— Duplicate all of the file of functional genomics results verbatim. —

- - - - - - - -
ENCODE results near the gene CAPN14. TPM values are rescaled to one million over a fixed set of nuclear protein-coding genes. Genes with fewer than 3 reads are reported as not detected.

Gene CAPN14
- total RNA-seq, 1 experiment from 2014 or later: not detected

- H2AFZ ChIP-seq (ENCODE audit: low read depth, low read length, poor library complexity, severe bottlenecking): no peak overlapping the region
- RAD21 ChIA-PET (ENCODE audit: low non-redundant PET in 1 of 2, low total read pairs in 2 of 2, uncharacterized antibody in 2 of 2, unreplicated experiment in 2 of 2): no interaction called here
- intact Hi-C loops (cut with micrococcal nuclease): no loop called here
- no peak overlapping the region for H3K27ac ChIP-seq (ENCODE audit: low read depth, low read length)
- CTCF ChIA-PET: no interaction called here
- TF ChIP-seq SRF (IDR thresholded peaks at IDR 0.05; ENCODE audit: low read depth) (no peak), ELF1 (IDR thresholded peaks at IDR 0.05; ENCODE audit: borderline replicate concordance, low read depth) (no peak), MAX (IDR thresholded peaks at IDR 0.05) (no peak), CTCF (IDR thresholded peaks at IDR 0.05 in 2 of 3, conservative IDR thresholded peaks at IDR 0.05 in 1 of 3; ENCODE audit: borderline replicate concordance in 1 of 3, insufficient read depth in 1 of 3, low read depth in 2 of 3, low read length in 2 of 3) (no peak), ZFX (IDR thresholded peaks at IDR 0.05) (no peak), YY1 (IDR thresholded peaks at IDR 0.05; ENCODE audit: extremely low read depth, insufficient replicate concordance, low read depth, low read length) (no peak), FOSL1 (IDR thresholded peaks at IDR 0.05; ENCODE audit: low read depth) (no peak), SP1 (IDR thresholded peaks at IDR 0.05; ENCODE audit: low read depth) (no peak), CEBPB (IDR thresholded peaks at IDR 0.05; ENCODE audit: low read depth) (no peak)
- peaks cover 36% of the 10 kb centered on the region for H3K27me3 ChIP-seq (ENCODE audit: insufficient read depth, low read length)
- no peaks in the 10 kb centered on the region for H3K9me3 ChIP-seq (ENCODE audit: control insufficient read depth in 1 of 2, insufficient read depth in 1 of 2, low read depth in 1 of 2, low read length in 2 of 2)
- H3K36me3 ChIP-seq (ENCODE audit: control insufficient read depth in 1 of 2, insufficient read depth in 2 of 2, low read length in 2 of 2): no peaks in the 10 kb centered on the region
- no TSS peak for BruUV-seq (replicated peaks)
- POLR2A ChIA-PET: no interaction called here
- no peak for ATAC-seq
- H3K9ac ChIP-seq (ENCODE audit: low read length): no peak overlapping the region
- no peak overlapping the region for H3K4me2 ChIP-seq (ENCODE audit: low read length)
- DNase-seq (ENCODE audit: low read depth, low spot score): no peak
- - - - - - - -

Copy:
ENCODE results near the gene CAPN14. TPM values are rescaled to one million over a fixed set of nuclear protein-coding genes. Genes with fewer than 3 reads are reported as not detected.

Gene CAPN14
- total RNA-seq, 1 experiment from 2014 or later: not detected

- H2AFZ ChIP-seq (ENCODE audit: low read depth, low read length, poor library complexity, severe bottlenecking): no peak overlapping the region
- RAD21 ChIA-PET (ENCODE audit: low non-redundant PET in 1 of 2, low total read pairs in 2 of 2, uncharacterized antibody in 2 of 2, unreplicated experiment in 2 of 2): no interaction called here
- intact Hi-C loops (cut with micrococcal nuclease): no loop called here
- no peak overlapping the region for H3K27ac ChIP-seq (ENCODE audit: low read depth, low read length)
- CTCF ChIA-PET: no interaction called here
- TF ChIP-seq SRF (IDR thresholded peaks at IDR 0.05; ENCODE audit: low read depth) (no peak), ELF1 (IDR thresholded peaks at IDR 0.05; ENCODE audit: borderline replicate concordance, low read depth) (no peak), MAX (IDR thresholded peaks at IDR 0.05) (no peak), CTCF (IDR thresholded peaks at IDR 0.05 in 2 of 3, conservative IDR thresholded peaks at IDR 0.05 in 1 of 3; ENCODE audit: borderline replicate concordance in 1 of 3, insufficient read depth in 1 of 3, low read depth in 2 of 3, low read length in 2 of 3) (no peak), ZFX (IDR thresholded peaks at IDR 0.05) (no peak), YY1 (IDR thresholded peaks at IDR 0.05; ENCODE audit: extremely low read depth, insufficient replicate concordance, low read depth, low read length) (no peak), FOSL1 (IDR thresholded peaks at IDR 0.05; ENCODE audit: low read depth) (no peak), SP1 (IDR thresholded peaks at IDR 0.05; ENCODE audit: low read depth) (no peak), CEBPB (IDR thresholded peaks at IDR 0.05; ENCODE audit: low read depth) (no peak)
- peaks cover 36% of the 10 kb centered on the region for H3K27me3 ChIP-seq (ENCODE audit: insufficient read depth, low read length)
- no peaks in the 10 kb centered on the region for H3K9me3 ChIP-seq (ENCODE audit: control insufficient read depth in 1 of 2, insufficient read depth in 1 of 2, low read depth in 1 of 2, low read length in 2 of 2)
- H3K36me3 ChIP-seq (ENCODE audit: control insufficient read depth in 1 of 2, insufficient read depth in 2 of 2, low read length in 2 of 2): no peaks in the 10 kb centered on the region
- no TSS peak for BruUV-seq (replicated peaks)
- POLR2A ChIA-PET: no interaction called here
- no peak for ATAC-seq
- H3K9ac ChIP-seq (ENCODE audit: low read length): no peak overlapping the region
- no peak overlapping the region for H3K4me2 ChIP-seq (ENCODE audit: low read length)
- DNase-seq (ENCODE audit: low read depth, low spot score): no peak